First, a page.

×

10% discount on your next order!

Subscribe to our newsletter and receive a personal discount code for 10% discount on a album of your choice! After subscribing, you will receive the code in your email. This code is only valid for 10 days!




The code is valid one time and valid for a 10 days after receiving the promotioncode. Your emailaddress will only be used by Challenge Records International and will not be given to 3rd party advertisers. If you have any questions please contact us.
Cover

Pizzarelli Boys

Sunday at Pete's

  • Type CD
  • Label Challenge Records
  • UPC 0608917325928
  • Catalog number CR 73259
  • Release date 10 September 2007

About the album

This is a CD that had to be made. It represents many years of listening and learning and also, the genesis of music for the Pizzarelli family.
The music you will hear on this disc comes from a number of distinct sources. The first, and most important, is my father’s Uncles, Peter and Bobby Domenick. They were terrific musicians who played both tenor banjo and guitar.
My father’s first musical lessons where held at Peter’s house after school on a weekly, and sometimes daily basis. As he grew older, my Dad would participate in the Sunday post-dinner sing alongs that were held at Pete’s house. I remember him telling me that he knew three chords. He would start on the first chord and when Pete nodded his head Bucky would switch to the second. When Pete nodded again he’s switch to the third. If there was another nod, my father would drop his pick!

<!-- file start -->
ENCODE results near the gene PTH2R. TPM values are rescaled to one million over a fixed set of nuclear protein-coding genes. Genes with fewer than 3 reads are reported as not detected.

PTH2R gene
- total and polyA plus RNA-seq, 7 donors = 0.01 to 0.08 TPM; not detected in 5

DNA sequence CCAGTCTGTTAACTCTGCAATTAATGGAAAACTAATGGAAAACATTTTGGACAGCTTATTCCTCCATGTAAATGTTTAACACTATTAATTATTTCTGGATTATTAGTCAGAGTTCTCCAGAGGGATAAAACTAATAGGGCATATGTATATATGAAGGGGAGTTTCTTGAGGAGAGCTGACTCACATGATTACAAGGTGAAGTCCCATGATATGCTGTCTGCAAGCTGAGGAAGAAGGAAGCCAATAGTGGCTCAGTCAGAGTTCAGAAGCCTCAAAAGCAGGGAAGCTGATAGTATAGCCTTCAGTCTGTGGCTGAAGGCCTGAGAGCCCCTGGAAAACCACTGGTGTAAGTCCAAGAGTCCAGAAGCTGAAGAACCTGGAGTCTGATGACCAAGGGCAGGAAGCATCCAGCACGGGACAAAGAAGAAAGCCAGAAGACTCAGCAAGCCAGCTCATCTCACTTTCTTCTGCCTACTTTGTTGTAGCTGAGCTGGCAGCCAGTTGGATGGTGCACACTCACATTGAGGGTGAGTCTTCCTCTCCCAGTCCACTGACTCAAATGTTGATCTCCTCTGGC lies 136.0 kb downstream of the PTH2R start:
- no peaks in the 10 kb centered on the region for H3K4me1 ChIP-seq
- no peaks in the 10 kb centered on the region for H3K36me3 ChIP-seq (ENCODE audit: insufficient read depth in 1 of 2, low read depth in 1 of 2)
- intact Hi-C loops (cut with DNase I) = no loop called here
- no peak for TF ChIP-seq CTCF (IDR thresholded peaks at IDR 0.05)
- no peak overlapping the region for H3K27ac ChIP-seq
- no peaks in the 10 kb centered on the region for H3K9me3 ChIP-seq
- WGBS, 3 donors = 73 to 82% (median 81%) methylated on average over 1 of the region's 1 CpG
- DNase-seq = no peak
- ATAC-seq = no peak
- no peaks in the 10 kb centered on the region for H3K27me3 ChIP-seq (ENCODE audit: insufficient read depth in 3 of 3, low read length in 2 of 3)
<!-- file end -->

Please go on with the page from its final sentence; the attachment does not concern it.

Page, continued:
I have gotten to record with my father on many occasions, but it was my brother, bassist Martin, who said this CD was the first of the three of us playing together without an entire band behind us.
With Martin’s comment in mind and the reminder of family always there, I set out to pick songs for this CD that came from our earliest musical remembrances-Sunday’s at Uncle Pete’s house. After dinner jam session’s and sing alongs that featured the music of the beginning of the 20th century-Alabamy Bound, Bye Bye Blues, Whispering, Sweet Sue and Yes Sir, That’s My Baby, to name a few. These were also some of the first songs I learned in my tenor banjo lessons with Uncle Bobby when I was 7 years old. The lone exceptions would be “You’re My Girl”, an early Frank Sinatra hit that was a favorite of my mother’s and “Night on Garrett Mountain”, a blues named after a favorite spot of my father’s in Paterson, NJ, his hometown.

Add a comment


We need to make sure that you are really an human, please enter the code below.

code